The College Football Hall of Fame in Atlanta, GA is a fun trip for college football fans wandering around Atlanta. You can see the helmets from every football team in the nation, memorabilia from various events, watch video documentaries, and even try your hand at a few football skills, yourself.
What you won't find, among all of the legendary names, is mention of former Georgia Southern head coach Erskine "Erk" Russell.
Erk Russell is a legend in his own right in the state of Georgia. He was the author of the famous "Junkyard Dawg" defenses as the defensive coordinator at the University of Georgia, including in 1980 when they won the national championship. He coined the phrase "GATA" while at UGA and carried it over to Georgia Southern, afterward. He re-started Georgia Southern's football program from scratch and won a national championship at the FCS/1-AA level with them in 1985 when they had only been playing NCAA football since the 1984 season. By the time he retired in 1989, his Eagles had won three national titles, played for a fourth, and lost in the quarter-finals in the only other year (1987).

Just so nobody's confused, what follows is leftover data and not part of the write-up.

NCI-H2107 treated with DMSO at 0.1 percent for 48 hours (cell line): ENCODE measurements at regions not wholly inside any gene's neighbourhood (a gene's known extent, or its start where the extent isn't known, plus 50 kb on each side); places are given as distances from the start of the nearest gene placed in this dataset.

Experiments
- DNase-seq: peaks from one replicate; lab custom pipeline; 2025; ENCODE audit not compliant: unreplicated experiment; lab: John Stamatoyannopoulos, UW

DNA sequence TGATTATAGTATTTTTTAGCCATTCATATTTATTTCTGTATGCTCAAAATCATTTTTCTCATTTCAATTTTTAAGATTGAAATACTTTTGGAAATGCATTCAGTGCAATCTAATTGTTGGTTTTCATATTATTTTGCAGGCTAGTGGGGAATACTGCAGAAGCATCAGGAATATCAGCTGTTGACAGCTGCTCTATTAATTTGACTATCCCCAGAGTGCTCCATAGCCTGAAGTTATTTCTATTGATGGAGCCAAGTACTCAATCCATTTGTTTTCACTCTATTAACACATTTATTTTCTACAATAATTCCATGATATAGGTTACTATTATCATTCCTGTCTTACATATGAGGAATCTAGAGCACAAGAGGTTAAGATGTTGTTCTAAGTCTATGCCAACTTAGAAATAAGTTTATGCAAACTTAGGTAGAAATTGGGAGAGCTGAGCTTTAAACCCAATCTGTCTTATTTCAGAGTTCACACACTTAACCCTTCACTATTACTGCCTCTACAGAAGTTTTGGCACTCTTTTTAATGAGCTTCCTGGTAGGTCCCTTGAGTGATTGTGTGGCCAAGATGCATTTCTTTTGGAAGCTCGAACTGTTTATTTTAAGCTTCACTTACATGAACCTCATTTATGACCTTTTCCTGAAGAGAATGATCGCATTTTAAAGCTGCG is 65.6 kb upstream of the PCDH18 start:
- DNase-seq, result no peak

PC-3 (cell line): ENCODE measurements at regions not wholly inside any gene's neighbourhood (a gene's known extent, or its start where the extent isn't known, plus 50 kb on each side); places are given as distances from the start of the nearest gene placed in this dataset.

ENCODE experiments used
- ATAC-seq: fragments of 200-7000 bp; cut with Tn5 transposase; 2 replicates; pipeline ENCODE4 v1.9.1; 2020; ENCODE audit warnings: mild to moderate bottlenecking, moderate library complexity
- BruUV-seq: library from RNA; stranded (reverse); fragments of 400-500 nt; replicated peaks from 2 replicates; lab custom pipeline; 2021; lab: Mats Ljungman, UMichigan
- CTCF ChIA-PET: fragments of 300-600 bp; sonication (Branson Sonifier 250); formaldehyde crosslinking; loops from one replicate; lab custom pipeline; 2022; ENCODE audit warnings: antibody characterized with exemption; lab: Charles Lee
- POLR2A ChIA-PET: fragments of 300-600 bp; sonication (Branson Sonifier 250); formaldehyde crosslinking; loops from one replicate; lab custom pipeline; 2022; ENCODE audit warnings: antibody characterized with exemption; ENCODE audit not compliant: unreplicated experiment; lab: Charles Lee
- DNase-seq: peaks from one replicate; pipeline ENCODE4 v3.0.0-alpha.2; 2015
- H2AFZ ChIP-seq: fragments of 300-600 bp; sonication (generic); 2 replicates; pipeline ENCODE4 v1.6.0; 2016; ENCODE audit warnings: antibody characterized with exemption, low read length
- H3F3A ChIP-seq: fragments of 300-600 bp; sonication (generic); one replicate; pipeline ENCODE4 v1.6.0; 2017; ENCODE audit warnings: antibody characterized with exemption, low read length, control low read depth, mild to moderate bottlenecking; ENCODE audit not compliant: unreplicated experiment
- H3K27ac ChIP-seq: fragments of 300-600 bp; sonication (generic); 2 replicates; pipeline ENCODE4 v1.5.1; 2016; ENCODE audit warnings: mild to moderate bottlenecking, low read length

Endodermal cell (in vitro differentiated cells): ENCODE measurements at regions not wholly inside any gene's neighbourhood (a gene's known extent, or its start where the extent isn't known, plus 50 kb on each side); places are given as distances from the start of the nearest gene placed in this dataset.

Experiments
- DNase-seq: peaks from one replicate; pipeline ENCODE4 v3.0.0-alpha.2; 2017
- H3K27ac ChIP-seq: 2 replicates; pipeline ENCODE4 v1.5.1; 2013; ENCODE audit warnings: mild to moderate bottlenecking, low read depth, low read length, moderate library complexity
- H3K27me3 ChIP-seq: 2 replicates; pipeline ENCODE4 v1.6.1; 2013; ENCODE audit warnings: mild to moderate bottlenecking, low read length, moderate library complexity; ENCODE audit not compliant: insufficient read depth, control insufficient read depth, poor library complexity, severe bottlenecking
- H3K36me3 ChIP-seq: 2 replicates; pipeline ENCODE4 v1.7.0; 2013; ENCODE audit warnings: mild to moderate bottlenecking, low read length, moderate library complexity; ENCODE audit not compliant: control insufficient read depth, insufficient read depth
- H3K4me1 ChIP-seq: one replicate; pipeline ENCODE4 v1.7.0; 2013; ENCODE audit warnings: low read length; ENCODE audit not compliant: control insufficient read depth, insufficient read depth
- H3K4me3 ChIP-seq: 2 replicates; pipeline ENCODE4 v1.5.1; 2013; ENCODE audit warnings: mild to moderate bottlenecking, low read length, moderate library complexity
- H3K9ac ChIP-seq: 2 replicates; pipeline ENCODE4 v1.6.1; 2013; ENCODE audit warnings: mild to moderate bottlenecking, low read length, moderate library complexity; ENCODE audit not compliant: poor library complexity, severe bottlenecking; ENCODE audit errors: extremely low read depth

On top of all this, Erk was a fine athlete in his own right. He lettered in football, baseball, basketball, and tennis while at Auburn from 1946 through 1949. In today's age where athletes specialize in one sport or might be lucky to play two, what he did is simply unfathomable. Erk lettered in all three of what are now considered the "revenue" sports in college athletics.
After a coaching and playing career that spanned three decades and featured such accolades, you would think he would be recognized among the giants of the game, right?
Well, you would be wrong. The college football hall of fame only recognizes coaches who "have coached a minimum of 10 years and 100 games as a head coach; won at least 60 percent of their games, and be retired from coaching for at least three full seasons." Erk spent 17 years as a defensive coordinator and was Georgia Southern's head coach for only 8 seasons, two of those a club team before playing NCAA football.
The Career Coordinator